Nova Scotia

With Brooklyn Power offline and no other options, sawmills sit on byproducts

The loss of a power plant on Nova Scotia's South Shore that is fuelled by biomass has left the region's largest sawmill and others scrambling to find somewhere to send wood chips and bark left over from their operations.

Power plant near Liverpool, N.S., that's fuelled by biomass was damaged during wind storm

The Brooklyn Energy plant in Brooklyn, N.S., as seen last December. It's been out of commission since high winds knocked over its stack, damaging it and a warehouse on Feb. 18. (Submitted by Simon Ryder-Burbidge)

The loss of a biomass-fuelled power plant on Nova Scotia's South Shore has left the region's largest sawmill and others scrambling to find somewhere to send wood chips and bark left over from their operations.

Brooklyn Power has been offline since high winds on Feb. 18 knocked over its stack, causing extensive damage to it and a warehouse at the Brooklyn, N.S., site. A spokesperson for Emera, the utilty that operates the plant, has said it will take months to repair the damage.

In the meantime, sawmills that relied on the site to purchase their byproducts to fuel Brooklyn Power's 30-megawatt steam turbine, find themselves without an immediate replacement market.

"We are currently stockpiling these products at our site and plan to keep operating the mill while lumber markets remain strong," Marcus Zwicker, chief operating officer of Freeman Lumber in Greenfield, N.S., said in an email.

Use increased following Northern Pulp closure

Zwicker said Freeman Lumber is one of five sawmills in western Nova Scotia that sell sawmill wood chips to Brooklyn Power and one of nine mills in the province that sell sawmill bark to the plant.

All of Freeman's sawmill bark and 75 per cent of its sawmill residuals were being sold to Brooklyn Power since the closure of the Northern Pulp mill in Pictou County in January 2020, said Zwicker.

The former Liberal government ordered an increase in the use of biomass at Brooklyn Power and Point Tupper, in part to provide a market for mills following the closure of Northern Pulp and partly because the full block of power from the Muskrat Falls hydroelectric project in Labrador was not yet flowing to Nova Scotia.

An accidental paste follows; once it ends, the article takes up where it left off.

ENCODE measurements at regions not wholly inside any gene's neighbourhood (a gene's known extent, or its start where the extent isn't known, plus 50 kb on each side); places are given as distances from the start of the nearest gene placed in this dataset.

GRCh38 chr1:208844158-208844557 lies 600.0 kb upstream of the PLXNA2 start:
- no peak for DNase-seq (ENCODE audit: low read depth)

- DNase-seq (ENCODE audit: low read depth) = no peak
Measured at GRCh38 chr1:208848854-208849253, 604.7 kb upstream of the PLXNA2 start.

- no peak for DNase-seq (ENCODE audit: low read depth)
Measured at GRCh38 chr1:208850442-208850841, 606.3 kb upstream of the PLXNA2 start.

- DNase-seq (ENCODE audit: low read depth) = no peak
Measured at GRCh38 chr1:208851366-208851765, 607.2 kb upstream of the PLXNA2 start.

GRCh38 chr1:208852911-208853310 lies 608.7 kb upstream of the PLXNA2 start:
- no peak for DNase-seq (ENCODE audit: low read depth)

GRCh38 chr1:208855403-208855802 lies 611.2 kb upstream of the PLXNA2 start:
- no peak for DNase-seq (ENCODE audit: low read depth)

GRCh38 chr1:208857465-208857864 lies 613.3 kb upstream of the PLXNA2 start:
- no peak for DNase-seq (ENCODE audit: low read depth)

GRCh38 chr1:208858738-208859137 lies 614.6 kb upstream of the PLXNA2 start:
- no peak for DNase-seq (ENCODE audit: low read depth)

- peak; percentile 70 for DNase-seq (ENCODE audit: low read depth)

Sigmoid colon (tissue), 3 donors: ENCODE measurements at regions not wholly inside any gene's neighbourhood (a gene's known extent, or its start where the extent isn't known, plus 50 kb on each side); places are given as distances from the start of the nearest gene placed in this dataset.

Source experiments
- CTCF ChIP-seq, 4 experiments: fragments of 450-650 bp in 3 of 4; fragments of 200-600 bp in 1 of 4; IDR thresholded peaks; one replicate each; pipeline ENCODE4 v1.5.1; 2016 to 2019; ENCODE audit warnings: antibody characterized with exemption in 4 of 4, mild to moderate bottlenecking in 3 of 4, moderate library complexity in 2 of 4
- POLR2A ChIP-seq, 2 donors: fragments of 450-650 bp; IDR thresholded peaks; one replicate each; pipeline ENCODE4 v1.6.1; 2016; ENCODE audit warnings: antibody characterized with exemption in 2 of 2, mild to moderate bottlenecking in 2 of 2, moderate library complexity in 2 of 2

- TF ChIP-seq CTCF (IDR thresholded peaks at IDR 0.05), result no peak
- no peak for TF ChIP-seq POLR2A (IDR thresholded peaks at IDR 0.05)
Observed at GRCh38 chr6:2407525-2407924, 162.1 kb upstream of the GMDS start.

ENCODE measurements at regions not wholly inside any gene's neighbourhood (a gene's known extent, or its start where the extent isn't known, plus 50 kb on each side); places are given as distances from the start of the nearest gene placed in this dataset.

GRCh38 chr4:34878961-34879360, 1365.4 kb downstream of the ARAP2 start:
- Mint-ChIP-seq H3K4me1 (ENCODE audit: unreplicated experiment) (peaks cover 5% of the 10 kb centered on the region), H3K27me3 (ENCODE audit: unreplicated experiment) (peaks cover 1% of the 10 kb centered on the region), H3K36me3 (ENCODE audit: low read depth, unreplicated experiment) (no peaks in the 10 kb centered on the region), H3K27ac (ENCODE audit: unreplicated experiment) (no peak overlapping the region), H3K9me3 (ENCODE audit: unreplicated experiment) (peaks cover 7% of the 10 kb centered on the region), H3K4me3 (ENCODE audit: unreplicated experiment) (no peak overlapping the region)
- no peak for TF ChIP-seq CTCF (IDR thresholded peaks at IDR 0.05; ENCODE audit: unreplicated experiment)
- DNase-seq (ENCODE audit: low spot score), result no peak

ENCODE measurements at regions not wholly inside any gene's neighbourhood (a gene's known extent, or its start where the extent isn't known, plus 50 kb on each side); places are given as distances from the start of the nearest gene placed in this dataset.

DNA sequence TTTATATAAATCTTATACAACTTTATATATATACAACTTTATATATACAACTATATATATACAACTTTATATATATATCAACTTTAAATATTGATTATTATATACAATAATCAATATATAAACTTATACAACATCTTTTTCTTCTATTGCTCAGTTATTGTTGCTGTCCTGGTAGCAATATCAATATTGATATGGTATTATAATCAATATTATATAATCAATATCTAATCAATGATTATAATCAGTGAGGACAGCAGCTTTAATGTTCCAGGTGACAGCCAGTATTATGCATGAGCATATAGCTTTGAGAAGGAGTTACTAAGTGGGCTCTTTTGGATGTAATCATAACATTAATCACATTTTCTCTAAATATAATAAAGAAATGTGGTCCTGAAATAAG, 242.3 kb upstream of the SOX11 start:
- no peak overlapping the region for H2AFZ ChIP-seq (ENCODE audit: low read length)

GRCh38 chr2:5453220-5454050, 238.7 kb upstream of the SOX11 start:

Natural Resources Minister Tory Rushton told reporters last week that it's still too soon to know how long it will take to make the necessary repairs at Brooklyn Power.

Rushton said burning residuals from sawmills is "a key component of what is taking place in the transformation away from Northern Pulp" to a more circular economy for the forest industry in western Nova Scotia.

Key component for mills to operate

With the full Nova Scotia block of power from Muskrat Falls still not online, Rushton said the province must keep its options open while working toward the target of producing 80 per cent of electricity from renewable sources by 2030.

Although environmentalists have decried the consideration of biomass as a renewable resource, Rushton said the provincial government considers "residuals" from forestry products to be renewable.

"I'm certainly not one that wants to entertain what we've done in years past of cutting a forest down to be producing chips just for the solid purpose of creating electricity," he said.

"I recognize the fact that it's not the most efficient way to produce electricity, but I also recognize the fact that it's a key component [that] that byproduct is going to a market for the mills and the woodlot owners in that area."



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